MARCH 12, 1947
SAN FRANCISCO, Tuesday—A letter from a French missionary in East Africa to the manager of Liberty Carillons, Inc., was recently sent to me in the hope, I think, that I would be touched and would want to accede to the writer's request. No one could help but feel the sincerity of Father Jean Delemer, but I found out that to grant his wish for a church bell would cost $800, even though no profit is made by Carillons. So I have decided to give an opportunity to my readers to join with me, if they are moved to do so, in contributing toward this sum, since I would not feel it right to other interests to which I am pledged to do this alone. Anything above the $800 which I receive will be turned over to the Father for help in education.
The letter comes from the White Fathers of Myaruonga, Bukoba Post Office, Tanganyika, East Africa.
"Dear Sir: I dare to write to you in my bad English (you will not mind, I am a French missionary) that to ask you for a big service. You may see now and then good people who come to buy bells at your store. Some bright day, could you not kindly ask one of them if he would not accept to do a wonderful action and buy two bells instead of one, and spare the second for an unknown, poor, faraway church in the African bush.
"I realize it is rather strange and bold to come to you in such an intrusive and direct manner, asking you for such an unusual commission. Even I am aware you may have little chance to find that splendid Catholic who could and would answer this call.... There are so many distresses all over the world now, also everybody is forgetting us, and for years we find ourselves so sadly unable not only to develop but even to maintain our missionary works. That to call our black folk we have only an odd native drum with an old plate of iron from a petrol tank, not very harmonious you can imagine, but chiefly quite insufficient to be heard by our Christians or catechumens living far away from the mission.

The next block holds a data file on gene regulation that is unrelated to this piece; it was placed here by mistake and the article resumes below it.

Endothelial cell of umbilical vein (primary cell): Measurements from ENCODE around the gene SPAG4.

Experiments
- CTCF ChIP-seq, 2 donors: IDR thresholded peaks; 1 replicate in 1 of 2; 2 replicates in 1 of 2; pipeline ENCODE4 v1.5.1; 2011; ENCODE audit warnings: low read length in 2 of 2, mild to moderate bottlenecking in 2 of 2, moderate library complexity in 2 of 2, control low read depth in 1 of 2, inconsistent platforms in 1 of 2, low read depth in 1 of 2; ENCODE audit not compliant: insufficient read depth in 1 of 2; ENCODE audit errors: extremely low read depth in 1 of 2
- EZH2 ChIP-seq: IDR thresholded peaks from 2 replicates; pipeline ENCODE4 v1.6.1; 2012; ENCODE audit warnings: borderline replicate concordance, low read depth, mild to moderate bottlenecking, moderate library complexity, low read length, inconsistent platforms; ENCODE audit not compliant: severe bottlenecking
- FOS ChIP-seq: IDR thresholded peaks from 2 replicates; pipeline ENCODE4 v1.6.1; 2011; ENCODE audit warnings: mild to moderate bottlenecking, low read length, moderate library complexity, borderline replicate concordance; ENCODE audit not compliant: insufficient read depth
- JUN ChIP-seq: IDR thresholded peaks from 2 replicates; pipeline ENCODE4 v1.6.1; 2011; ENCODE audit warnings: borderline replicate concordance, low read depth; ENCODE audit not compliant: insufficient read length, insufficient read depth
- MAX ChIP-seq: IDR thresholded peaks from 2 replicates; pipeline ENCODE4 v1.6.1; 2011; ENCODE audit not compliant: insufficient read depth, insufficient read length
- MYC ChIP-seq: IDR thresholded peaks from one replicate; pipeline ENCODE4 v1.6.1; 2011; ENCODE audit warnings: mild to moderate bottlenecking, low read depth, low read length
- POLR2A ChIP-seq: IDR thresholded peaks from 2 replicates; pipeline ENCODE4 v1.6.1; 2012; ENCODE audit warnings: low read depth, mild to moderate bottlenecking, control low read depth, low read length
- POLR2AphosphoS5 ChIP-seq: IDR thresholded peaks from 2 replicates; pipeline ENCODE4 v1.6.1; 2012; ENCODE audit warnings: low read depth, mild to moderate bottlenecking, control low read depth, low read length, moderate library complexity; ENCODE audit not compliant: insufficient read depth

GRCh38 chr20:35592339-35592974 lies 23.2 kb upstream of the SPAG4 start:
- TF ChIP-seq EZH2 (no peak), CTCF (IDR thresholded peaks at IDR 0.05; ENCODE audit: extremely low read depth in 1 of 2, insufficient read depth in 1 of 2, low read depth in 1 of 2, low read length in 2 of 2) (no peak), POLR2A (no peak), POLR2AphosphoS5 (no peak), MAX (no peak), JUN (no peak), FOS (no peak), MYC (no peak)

"How miraculous for us and for them if we could ring the 'Angelus' with a real bell! They have never heard and cannot imagine the sweet voice of an 'Ulaya' (European true bell).
"You will pardon me, dear sir, thinking I am not troubling you for myself but for my black children, as ourselves the children of 'Our Father Who art in Heaven.' I am sure your good heart will understand and try to help. Beforehand I dare to tell you my gratitude."
* * *
That letter was two months on the way, and when it came to me, I had to find out how much the cost would be, so another month has elapsed. The casting of the bell will take time. It will be a long time before Father Delemer's bell actually reaches him. I am not a Catholic, but I love the bells from both the Catholic and Protestant churches, and I know that they can give inspiration when the spirit is weary and when human frailty makes one lag in well-doing. Those who try to help the people of Africa deserve our help, for theirs is an unselfish life. I hope you will be moved to give a little of the bell!
(WORLD COPYRIGHT, 1947, BY UNITED FEATURE SYNDICATE, INC.; REPRODUCTION IN WHOLE OR PART PROHIBITED.)
About this document
My Day by Eleanor Roosevelt, March 12, 1947
Digital edition created by The Eleanor Roosevelt Papers Project The George Washington University 312 Academic Building 2100 Foxhall Road, NW Washington, DC 20007
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